Wade gamely appeared on Carol Marin's news the day his departure became public and insisted he was leaving voluntarily. Marin asked about the Sun-Times's "very, very slender staff," and Wade allowed it was smaller in number than some "overstaffed operations around the town" but stood second to none in quality. He even singled out three writers: Chuck Neubauer, Lee Bey, and Mary Mitchell. For years I've listened to minority reporters at the Sun-Times (many on their way out the door) complain that Wade didn't value them or the stories they wanted to write. Yet Mitchell and Bey are black, and Wade gave them extraordinary opportunities. "I was a crime reporter, and he made me an architecture critic," Bey marvels. "It speaks to his power of vision and his ability to shake things up, which the paper really needed."
"Nigel spoke out very openly with his viewpoint that he doesn't think it makes any difference if a reporter is black or white," says Mitchell. Wade correctly observed that by now a lot of America's racial dialogue is empty ritual and PC cant. But figuring this out isn't the hard part of dealing with race--it's just a good start. Beyond all the posturing are real agonies he didn't seem to understand. (Of course, his assignment from Hollinger was to raise circulation in the suburbs, not Englewood.) Wade is a bold, imaginative newsman endowed with dramatic limitations. "Biased, mean-spirited," said a reporter who won't miss him. "Arrogant, mercurial, antiminority."
Roger Ebert speaks as someone who will. In a conversation we had a couple years ago, he called Wade the "most distinguished newspaperman" to edit the Sun-Times--a Neiman fellow, a foreign correspondent in Russia and China, a senior editor at a serious London daily. "And he takes news seriously," Ebert said. "There's more foreign news than there ever was before. There's more real news than there ever was before. He's also been very open to finding people on the staff and making them columnists. Now occasionally Nigel will do something like get mad about the Paul Robeson thing. [Wade was outraged to see Robeson featured in the Sun-Times because Robeson was a commie.] But I think that's kind of endearing. He doesn't just do the expected thing because it's politically correct. I think the paper now is as good as it's ever been. The investigative stuff--what we've done to the City Council in the last year --is absolutely amazing....The Sun-Times is the paper that really seems to be here in Chicago covering Chicago, and the Tribune seems to be covering some amorphous media-conglomerate notion of a market."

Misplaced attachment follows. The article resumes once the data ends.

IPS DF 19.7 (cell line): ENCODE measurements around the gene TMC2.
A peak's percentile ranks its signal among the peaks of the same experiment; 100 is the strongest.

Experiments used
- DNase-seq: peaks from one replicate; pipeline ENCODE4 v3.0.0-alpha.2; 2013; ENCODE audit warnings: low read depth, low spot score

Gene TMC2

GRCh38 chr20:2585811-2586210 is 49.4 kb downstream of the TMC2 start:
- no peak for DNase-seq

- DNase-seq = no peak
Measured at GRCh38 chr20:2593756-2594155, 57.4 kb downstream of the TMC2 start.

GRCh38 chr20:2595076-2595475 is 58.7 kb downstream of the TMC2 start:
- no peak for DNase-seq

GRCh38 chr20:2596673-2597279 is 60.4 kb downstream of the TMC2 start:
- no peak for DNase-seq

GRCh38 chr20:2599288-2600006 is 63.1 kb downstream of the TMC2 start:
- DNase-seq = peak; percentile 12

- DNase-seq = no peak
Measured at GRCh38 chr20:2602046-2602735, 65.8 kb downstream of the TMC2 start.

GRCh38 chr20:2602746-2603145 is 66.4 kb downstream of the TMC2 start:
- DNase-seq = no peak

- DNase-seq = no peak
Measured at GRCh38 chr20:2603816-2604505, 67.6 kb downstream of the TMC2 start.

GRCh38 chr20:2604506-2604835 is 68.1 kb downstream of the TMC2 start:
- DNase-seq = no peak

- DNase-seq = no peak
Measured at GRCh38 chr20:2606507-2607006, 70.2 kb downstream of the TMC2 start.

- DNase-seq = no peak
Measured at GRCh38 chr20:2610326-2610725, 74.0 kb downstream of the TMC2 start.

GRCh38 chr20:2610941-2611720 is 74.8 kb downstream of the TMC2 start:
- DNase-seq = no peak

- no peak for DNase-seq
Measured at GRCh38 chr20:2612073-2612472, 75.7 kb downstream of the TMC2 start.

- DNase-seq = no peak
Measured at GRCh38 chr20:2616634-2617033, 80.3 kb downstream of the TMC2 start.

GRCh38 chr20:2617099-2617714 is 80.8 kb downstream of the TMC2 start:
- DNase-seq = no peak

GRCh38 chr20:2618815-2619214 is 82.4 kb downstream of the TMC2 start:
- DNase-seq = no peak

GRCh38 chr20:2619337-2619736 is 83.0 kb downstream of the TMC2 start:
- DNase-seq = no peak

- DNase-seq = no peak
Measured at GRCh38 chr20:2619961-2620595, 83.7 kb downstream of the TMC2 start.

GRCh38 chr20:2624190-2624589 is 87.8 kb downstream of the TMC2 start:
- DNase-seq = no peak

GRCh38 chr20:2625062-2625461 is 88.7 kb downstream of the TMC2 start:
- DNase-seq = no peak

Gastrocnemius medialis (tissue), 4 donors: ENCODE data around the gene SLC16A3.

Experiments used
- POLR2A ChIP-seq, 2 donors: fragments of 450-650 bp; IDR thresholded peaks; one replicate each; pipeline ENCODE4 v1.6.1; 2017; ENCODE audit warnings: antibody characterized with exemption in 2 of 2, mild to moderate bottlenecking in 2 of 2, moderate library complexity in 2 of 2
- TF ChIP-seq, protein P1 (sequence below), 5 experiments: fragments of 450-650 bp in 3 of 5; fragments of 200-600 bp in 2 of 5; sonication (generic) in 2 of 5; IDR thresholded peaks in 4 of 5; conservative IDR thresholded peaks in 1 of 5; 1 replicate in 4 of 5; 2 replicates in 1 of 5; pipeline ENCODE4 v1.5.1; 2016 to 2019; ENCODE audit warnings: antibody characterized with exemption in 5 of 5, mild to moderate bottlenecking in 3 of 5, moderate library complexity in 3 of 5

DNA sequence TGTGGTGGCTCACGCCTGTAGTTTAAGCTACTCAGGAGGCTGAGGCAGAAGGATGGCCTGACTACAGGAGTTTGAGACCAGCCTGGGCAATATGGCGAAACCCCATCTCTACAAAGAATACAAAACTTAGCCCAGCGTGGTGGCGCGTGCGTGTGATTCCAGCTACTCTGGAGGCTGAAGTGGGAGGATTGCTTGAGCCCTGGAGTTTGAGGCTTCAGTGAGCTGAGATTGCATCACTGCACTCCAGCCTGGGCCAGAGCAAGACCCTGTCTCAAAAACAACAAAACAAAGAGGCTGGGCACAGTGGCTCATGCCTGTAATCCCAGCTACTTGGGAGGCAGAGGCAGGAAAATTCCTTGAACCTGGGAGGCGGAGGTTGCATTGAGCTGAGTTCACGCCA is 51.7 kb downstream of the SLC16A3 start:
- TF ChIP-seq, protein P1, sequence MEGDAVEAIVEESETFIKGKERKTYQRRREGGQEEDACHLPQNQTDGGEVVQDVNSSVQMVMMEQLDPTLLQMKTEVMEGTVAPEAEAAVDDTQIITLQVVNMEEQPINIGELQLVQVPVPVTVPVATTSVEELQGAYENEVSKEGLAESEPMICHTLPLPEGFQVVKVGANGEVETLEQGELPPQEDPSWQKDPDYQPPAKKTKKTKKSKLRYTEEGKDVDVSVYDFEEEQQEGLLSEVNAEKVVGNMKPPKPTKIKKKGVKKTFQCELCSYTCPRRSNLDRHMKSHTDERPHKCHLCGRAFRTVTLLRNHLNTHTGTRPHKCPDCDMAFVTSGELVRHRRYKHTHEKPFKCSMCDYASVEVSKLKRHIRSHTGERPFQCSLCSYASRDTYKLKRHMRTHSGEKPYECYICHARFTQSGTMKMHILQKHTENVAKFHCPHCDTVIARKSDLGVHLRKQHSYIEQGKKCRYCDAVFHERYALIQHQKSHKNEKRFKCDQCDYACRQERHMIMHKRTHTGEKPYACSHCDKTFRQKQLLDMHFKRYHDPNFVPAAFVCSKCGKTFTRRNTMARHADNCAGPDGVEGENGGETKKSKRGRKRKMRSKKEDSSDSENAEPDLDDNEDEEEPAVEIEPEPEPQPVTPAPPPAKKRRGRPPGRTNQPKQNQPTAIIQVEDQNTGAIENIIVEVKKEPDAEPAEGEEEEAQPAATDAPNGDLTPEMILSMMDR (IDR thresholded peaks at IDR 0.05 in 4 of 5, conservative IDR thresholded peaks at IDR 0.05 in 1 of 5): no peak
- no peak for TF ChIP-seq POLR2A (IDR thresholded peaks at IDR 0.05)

This kind of chauvinism warms Wade's competitive heart. If there's anything editors learn in London it's to view their work as a street fight. Whenever one of his people gave two weeks' notice because he'd decided to work for the Tribune, Wade planted him face first on the next down elevator.
Of course, his people continued quitting to go work for the Tribune, and Wade was one of the reasons they did. Swaggering, idiosyncratic commanders who happily go to war each day are less fun to follow into battle when they're willing to identify their own troops as among the enemy. In a 1998 essay John Cruickshank described in broad strokes a newsroom such as he may soon encounter in Chicago: "Disappointed by what they understand of public taste and contemptuous of editors, many reporters now feel detached from the fate of their papers. Having lost their sense of connectedness to readers and their spirit of common purpose with their colleagues, they work primarily for themselves, deriving their job satisfaction from their professionalism."